In medieval times, when a man wished to marry a woman he loved, it was customary for him to leave a hawthorn branch at the door of his beloved on the first day of May. If she wanted to accept his proposal, she would return the branch to his door. If, however, she left a head of a cauliflower at her door the next day, the young man would know that he had been rejected. I wonder if the uninterested, yet sensitive gals of the day would have also left him a side of beef and a loaf of bread so the poor guy could at least have a full meal.
Times have changed since medieval days. The majority of women are no longer surprised with a hawthorn branch, or an engagement ring for that matter. Long before the proposal, modern couples have countless DTRs (Define the Relationship talks) and late night discussions about compatibility, dreams for the future and personal preferences for princess or emerald cut diamonds.
Unfortunately, many of these deep discussions often end once a couple is engaged. Within hours of giving and accepting a ring, a church is booked, reception halls are explored and the whirlwind begins. What does it mean when couples spend more time getting ready for the wedding than for the marriage?
Troubling statistics show 40 to 50 percent of marriages (of non- believers and Christians) end in divorce. With this in mind, no one can refute the serious need for engaged couples to spend more time discussing their compatibility and less time debating what songs the DJ ought to play at their reception. What’s most disturbing is how many couples have dismissed the many red flags that have popped up during their engagement because they were too caught up in planning a perfect wedding.
I’m still haunted by the memory of one Christian friend who confessed to me and the other bridesmaids, the night before her wedding, “Wouldn’t it be cool if tomorrow we got married, went on an awesome honeymoon, had incredible sex, came home, opened our presents, divided them up and then split?” Whoa. Can you say, “red flag?” Her comments caught us so off guard, that we all just sort of laughed it off, albeit nervously.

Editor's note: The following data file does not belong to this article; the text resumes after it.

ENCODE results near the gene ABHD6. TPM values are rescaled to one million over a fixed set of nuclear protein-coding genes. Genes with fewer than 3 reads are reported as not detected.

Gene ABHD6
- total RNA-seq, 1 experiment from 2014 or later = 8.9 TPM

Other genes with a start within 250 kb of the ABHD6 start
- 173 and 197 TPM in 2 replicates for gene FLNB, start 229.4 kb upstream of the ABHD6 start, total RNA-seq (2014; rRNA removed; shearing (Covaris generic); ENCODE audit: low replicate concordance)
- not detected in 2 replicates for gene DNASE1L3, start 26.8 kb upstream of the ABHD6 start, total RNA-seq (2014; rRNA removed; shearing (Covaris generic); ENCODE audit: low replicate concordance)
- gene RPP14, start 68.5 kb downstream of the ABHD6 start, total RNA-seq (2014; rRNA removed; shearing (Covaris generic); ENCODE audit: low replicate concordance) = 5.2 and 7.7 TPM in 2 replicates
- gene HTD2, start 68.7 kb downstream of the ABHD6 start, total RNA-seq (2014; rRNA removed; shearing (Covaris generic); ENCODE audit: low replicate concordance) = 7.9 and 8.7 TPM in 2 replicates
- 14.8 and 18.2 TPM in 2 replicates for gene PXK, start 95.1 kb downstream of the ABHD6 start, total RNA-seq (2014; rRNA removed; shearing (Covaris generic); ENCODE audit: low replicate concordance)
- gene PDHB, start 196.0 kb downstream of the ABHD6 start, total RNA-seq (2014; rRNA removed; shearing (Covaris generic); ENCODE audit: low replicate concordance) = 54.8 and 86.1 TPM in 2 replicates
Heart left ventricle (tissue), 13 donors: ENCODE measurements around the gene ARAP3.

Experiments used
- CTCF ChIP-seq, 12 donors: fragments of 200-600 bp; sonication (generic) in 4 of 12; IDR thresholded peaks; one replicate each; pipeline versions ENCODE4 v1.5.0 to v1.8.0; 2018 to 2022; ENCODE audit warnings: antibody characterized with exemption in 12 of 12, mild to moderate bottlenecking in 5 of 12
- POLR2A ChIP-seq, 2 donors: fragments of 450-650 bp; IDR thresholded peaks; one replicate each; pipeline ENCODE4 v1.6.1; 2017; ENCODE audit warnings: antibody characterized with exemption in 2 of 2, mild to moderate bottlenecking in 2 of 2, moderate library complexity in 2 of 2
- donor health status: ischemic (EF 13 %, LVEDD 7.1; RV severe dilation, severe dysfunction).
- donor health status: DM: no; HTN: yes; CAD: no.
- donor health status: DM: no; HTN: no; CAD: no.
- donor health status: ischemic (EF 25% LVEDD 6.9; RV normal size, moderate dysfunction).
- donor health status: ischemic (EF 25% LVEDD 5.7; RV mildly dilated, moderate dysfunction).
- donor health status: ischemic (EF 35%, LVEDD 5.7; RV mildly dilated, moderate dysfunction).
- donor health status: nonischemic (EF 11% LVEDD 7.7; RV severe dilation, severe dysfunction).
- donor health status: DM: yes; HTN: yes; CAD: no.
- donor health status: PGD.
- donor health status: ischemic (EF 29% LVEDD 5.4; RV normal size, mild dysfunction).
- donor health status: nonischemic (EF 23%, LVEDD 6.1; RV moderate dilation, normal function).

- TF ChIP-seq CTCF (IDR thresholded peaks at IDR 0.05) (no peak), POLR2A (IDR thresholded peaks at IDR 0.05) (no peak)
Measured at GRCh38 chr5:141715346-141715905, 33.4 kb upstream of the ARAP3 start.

It didn’t help our consciences much the next day when, moments before she walked down the isle, she turned to us and said, “Tell me I’m doing the right thing you guys. Tell me I’m doing the right thing.” What could we say? The music was playing. Her fiancé was standing a hundred feet away. Her parents had paid for a huge reception. And the cake looked really tasty.
Now older, wiser and full of regret, I can tell you what I wished I had said. I grieve the fact that I didn’t have the guts to pull her aside that very moment and say, “You’re not married yet. You are not trapped. You can call this thing off right now. Your parents will be way more willing to lose some money than see their daughter marry the wrong man!” But I kept silent. And tragically, they divorced a few years later.
The bullet train of engagement is a difficult engine to slow down, let alone stop. The momentum is fierce. Hope is often blind. And the fantasy of an idyllic wedding day can warm most any cold feet. The world will tell you that the perfect dress, perfect flowers and perfect cake can help ensure that you’ll live happily ever after. Such damaging advice is everywhere you look. I even found one website that encourages engaged couples to “Be excited, happy and joyful. Be confident. Answer everyone’s questions with assurance and revel in the new plans you are making with your sweetheart. Everyone is expecting you to act silly, be happy and even a little giddy.
Whatever you do, don’t let them down.” Whatever you do, don’t listen to lame advice like that. The truth is it’s better to break off an engagement now than a break a marriage vow later. Sure, I realize that in our day and age, everything’s disposable. Even Oprah had a show where first marriages were referred to as “starter marriages.” But as Christians, we can’t take lightly the fact that God hates divorce.